Stalking Vol 2 The Bridge of Reason HTML version

captured on tape, the crew decided to get away and sort out what to do with the footage later on.
A soldier spotted their retreat, and called after them.
When the crew had not been approached to give up the footage by dinnertime, we realized
the army didn’t know who specifically had the footage, and that the Little General would be
reminding us that anything detrimental to his army's image was dangerous to have.
At 19:55hrs his spies left the bar. This was the cue for everyone to leave, or at the least
stand behind the large commercial refrigerators behind the bar area.
Leblanc and I abandoned our chess game at the exposed corner of the bar, and with drinks in
hand we joined an AP photographer and an ABC camera crew sitting on the floor in front of the
The Swedes seemed to be entertained by our strange game, possibly thinking that we were
clowning for their attention when the sniper's shot crashed through the glass at the stroke of
curfew, 20:00hrs, as had happened every other time the General wished to make a point.
Instantly terrified, the ladies scrambled the full length of the room on all fours, while we
adjusted our watches to official time for curfew’s sake.
"What a hoot!" I told Bonnie, who stared as if I had a booger hanging out of my nose.
I pressed on with accentuated glee, having interpreted her gaze as dazed wonderment at the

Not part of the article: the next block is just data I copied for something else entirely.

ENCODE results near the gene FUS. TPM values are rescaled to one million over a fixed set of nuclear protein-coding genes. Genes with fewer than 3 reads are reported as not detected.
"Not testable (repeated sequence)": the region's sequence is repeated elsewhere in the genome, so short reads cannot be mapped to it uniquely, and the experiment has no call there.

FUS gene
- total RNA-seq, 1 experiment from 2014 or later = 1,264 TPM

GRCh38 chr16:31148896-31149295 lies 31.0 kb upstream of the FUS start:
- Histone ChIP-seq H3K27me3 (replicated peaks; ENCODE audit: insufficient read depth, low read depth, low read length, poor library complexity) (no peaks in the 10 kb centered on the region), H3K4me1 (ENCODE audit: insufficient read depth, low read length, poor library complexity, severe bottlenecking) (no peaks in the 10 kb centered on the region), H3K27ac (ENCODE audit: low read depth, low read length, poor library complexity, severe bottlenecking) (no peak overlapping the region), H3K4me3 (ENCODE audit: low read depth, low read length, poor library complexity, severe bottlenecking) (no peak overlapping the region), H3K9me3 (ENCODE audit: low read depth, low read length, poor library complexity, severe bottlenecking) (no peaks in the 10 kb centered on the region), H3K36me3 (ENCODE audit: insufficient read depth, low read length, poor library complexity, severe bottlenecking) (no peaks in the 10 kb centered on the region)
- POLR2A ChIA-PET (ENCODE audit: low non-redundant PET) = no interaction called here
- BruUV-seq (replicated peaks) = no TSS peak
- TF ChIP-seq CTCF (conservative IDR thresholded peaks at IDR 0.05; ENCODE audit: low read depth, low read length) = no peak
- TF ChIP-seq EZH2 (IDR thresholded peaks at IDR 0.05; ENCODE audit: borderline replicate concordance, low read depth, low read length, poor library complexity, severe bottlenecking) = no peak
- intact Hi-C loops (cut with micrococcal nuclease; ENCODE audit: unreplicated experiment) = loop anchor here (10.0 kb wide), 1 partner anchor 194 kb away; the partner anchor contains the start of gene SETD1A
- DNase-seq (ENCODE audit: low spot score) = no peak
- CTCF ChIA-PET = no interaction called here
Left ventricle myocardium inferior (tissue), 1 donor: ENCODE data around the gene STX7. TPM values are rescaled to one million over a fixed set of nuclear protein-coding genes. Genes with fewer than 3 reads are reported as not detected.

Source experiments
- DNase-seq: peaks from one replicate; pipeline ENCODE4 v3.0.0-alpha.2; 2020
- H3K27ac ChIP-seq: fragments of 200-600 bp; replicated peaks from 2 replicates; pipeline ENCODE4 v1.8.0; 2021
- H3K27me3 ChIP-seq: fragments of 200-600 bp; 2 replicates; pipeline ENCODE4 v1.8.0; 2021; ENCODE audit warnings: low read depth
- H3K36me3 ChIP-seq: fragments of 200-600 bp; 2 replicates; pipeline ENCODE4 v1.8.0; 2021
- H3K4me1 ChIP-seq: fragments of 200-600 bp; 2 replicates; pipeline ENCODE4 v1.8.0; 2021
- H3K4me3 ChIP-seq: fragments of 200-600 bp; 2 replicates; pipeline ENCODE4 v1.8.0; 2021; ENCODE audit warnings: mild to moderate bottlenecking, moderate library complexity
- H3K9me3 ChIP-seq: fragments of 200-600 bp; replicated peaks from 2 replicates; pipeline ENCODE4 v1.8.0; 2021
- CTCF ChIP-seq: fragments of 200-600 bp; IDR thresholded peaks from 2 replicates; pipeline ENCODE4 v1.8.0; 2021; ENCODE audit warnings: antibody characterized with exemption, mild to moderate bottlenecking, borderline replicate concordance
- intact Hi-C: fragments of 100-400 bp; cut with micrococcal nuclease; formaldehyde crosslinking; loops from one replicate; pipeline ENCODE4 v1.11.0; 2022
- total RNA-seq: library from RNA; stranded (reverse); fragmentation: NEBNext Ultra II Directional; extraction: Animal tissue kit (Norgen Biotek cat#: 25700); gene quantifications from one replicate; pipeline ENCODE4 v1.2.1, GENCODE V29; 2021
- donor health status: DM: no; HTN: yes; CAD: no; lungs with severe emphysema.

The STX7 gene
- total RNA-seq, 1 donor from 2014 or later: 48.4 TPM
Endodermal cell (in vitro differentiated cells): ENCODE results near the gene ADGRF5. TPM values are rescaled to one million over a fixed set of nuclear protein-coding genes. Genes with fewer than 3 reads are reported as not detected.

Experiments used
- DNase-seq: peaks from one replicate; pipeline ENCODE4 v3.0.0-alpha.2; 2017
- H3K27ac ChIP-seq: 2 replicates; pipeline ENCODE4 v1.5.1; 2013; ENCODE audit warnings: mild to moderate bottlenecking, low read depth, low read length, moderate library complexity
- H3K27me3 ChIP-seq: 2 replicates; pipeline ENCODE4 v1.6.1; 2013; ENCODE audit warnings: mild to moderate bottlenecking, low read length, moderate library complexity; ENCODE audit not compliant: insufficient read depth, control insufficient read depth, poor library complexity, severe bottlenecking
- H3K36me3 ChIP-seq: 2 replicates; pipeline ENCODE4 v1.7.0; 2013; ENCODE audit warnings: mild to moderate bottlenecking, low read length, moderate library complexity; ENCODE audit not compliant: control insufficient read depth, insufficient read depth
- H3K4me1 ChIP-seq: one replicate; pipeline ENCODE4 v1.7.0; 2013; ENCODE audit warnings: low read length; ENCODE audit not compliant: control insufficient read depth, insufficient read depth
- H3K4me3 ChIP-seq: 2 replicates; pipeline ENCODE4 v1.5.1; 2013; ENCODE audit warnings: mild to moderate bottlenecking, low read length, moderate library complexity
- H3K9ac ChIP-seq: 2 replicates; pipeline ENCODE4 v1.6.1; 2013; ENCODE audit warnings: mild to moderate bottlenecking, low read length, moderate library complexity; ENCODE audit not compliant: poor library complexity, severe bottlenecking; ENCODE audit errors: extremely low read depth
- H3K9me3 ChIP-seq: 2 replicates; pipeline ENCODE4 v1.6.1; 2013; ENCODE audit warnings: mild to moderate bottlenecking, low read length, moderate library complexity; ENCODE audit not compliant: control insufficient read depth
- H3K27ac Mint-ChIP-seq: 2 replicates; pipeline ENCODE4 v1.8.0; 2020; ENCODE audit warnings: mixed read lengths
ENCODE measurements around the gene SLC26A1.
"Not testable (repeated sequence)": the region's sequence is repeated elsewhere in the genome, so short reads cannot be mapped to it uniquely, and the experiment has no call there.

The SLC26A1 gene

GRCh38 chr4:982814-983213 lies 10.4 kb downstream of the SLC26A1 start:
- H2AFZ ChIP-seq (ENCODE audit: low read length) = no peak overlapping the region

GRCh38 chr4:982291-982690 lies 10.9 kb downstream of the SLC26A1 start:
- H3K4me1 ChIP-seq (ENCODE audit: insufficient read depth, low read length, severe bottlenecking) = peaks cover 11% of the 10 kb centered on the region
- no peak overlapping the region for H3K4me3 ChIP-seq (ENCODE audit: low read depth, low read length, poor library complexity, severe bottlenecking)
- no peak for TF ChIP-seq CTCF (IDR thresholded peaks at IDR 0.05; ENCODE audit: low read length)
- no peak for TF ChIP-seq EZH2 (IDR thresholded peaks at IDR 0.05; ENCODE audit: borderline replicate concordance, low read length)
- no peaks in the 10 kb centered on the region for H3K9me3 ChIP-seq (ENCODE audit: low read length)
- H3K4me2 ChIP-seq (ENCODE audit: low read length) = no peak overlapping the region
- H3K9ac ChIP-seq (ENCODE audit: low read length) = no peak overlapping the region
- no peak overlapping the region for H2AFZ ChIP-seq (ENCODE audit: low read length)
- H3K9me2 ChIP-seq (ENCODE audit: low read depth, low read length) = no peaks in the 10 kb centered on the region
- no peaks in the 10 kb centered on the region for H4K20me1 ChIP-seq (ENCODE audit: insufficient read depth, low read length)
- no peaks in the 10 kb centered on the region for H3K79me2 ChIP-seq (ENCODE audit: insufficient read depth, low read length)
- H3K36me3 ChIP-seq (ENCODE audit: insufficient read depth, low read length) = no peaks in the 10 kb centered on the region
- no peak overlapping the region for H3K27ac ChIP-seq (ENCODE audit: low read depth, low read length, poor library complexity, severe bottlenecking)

ways of a world she thought she understood.
"Not two minutes later," I chuckled, "four spit-and-polish bodyguards framed the Little
General's waltz into the room. With exaggerated sincerity, he apologized for not protecting us as
well as we had the right to expect from him. 'Fortunately,' he told us, pointing to the hole high on
the inside wall, 'thee sni-per was not a marksman. Maybe eet is better for you dat we doan catch
heem. The next one could be a good shot—no!'
"The guy burst out laughing," I told Bonnie, sniggering where ever my narrative required a
comma, "but seeing that he was alone, he translated his remarks for his bodyguards. Three of
them saw his point before it was fully made, and they guffawed in the transparent way
subordinates must. The fourth man, we figured he was the sniper, struggled with the possibility
that the General might 'catch heem' as a show for the American congress!" I laughed harder.
Bonnie blandly asked me what happened next.
"You really had to be there," I said, chortling awkwardly.
"I can see it clearly enough. What happened?"
"Acting barely inconvenienced," I said with strained delight, "most of us were having
trouble containing ourselves in this cartoon-like sea of contradiction. You should have seen it…"
"I am about to."
I explained that the General's unbridled arrogance emanated from physical features that
were a cross between Elmer Fudd and Baby Face Nelson. His height and girth, about equal at
five- foot two, put a huge strain on a wide brown belt that held matching pearl- handled revolvers.
Far from emulating Santa Anna, he looked like a miniature Michelin Tire man impersonating the
Lone Ranger. It was even money amongst us whether he could have reached his guns. Priceless.
"O n the other hand," I continued upon seeing that I was alone in my merriment, "he knew
that we knew he was a psychotic prick: he had ordered the killing of the four Dutch journalists
that Manny had told me about, to convince me not to even think about fucking around with the
rules. Anyway," I concluded in a rising tone, to entice at least a grin from Bonnie, "the Swedes
staring in opened- mouthed incomprehension at the bizarre situation was more than some of us
could take." I paused to feign the need to regulate my breathing. "And the General was thrilled
that we'd finally found our sense of humor!" I burst into laughter, just as I had six years earlier.